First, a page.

Remains of a mystery structure near ancient temple

Archaeologists excavating a site in Asuka, Nara Prefecture, Japan, discovered pillar holes, indicating presence of a building. The structure was located in the area west of Asukadera temple, one of the oldest temples in Japan.

Pillar holes found west of Asukadera temple (by Kazushige Kobayashi)

Researchers unearthed nine holes that were dug to hold pillars for a large building. The pillar holes are about 90 centimetres deep and roughly measure 1.2 meters on each side. They were unearthed at the south end of the site, about 120 meters southwest of where the Asukadera temple’s west gate stood. Archaeologists suspect that the structure, dating possibly to between late sixth century to early eighth century AD might have been a banquet hall where dignitaries from remote provinces were wined and dined when Asuka was the political centre of power. The findings indicate he first hard evidence of remodelling of the ancient square. The square set the stage for a number of major incidents during the Asuka Period (late sixth century to early eighth century), including the Taika Reforms and the Jinshin War of 672. According to the researchers, the site of the building is located on the edge of the square, so perhaps the building was a warehouse, considering the way the pillar holes are arranged and other factors.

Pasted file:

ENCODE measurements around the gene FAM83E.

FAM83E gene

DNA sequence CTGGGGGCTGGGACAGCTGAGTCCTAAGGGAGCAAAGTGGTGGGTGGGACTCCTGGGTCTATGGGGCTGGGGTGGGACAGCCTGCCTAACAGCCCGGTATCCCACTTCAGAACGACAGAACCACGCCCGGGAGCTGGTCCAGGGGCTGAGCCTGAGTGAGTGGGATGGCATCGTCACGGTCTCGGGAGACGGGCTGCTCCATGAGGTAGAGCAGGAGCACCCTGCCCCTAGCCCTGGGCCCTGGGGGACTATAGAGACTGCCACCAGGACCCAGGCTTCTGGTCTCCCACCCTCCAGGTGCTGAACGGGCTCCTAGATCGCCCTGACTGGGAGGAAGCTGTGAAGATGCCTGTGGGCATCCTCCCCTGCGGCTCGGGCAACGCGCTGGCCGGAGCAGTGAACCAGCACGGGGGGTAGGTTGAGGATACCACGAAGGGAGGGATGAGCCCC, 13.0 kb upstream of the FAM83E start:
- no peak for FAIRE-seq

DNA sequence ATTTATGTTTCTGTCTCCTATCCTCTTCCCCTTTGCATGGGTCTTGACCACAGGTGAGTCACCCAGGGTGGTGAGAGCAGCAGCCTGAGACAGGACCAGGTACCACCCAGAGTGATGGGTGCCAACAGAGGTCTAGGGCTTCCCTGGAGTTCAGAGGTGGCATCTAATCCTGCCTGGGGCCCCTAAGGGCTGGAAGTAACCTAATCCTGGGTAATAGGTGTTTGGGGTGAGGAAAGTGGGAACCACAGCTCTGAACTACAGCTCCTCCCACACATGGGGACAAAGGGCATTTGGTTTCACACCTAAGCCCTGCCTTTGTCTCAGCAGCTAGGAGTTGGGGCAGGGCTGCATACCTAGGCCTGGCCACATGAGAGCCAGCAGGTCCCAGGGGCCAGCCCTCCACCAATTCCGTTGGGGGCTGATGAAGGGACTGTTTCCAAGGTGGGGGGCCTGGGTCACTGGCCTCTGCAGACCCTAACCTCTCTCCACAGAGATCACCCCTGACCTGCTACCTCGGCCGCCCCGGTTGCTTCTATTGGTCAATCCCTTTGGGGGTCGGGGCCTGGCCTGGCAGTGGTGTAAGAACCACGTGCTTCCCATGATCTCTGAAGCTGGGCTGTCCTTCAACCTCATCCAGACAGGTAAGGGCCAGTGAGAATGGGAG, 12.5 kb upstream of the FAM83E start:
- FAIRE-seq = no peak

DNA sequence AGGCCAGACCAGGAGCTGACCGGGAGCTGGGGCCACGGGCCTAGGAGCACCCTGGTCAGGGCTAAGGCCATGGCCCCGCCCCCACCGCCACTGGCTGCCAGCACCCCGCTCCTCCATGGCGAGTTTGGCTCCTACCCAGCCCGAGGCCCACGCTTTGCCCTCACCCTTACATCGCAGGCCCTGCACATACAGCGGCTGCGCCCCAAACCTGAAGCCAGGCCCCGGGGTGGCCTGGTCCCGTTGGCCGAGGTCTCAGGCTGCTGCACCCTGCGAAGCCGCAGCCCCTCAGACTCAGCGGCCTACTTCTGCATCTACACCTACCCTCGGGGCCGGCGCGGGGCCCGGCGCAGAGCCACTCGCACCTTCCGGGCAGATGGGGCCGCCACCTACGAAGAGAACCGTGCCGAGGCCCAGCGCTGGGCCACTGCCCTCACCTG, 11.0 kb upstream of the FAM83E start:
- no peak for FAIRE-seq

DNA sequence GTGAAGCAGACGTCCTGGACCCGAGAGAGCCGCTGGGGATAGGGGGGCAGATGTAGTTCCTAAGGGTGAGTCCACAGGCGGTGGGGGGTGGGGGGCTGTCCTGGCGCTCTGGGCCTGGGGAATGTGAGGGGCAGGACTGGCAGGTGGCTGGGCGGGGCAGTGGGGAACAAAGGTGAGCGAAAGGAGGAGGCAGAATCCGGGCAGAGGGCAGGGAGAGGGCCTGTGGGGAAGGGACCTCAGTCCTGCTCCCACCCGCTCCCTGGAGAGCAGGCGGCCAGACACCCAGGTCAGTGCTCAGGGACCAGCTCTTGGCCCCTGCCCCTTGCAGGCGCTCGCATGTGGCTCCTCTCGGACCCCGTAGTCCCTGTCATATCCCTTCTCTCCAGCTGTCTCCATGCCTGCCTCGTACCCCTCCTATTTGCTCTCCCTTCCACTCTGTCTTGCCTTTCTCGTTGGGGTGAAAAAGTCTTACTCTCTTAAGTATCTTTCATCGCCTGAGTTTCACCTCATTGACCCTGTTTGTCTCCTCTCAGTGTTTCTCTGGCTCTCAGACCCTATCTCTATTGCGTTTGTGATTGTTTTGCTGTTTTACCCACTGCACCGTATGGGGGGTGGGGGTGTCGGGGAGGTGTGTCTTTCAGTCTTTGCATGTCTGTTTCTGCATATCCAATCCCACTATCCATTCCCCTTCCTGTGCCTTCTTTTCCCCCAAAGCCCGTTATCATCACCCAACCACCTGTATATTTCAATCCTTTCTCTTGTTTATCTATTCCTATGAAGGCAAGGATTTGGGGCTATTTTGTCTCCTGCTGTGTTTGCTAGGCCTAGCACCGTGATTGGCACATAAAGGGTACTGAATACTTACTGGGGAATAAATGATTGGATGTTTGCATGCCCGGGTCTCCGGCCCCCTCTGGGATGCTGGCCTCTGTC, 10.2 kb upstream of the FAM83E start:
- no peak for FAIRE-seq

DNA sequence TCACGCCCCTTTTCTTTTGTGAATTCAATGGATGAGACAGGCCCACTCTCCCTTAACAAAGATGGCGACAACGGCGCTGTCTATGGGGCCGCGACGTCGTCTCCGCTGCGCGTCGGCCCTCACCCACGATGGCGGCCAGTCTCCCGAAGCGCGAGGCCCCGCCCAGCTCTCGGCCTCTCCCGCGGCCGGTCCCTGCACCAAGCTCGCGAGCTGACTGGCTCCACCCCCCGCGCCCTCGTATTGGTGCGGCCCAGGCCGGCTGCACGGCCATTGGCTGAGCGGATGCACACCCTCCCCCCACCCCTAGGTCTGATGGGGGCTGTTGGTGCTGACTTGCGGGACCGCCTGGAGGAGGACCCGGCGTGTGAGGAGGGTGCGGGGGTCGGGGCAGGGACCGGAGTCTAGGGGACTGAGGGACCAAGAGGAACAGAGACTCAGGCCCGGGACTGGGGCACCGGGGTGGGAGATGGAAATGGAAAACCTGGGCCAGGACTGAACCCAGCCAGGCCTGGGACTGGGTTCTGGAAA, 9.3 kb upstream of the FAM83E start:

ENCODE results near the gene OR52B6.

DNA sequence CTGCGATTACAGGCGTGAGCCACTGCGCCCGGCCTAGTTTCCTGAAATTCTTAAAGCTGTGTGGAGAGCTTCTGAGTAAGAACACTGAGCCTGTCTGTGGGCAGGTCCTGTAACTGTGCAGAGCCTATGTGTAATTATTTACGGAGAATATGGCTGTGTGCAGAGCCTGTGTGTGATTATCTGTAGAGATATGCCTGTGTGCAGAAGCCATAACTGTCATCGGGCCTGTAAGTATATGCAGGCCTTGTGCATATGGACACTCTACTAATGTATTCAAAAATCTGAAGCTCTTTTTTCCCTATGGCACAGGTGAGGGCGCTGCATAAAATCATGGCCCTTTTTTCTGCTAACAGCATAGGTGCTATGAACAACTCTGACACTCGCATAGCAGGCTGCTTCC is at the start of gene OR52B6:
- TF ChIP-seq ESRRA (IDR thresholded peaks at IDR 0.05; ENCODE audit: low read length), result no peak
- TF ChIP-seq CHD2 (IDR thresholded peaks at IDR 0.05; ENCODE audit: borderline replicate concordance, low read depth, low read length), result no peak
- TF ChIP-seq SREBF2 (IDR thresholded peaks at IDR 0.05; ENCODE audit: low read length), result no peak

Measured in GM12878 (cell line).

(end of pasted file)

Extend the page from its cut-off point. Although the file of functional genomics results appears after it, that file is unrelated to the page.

(after Asahi Shimbun & Kazushige Kobayashi)

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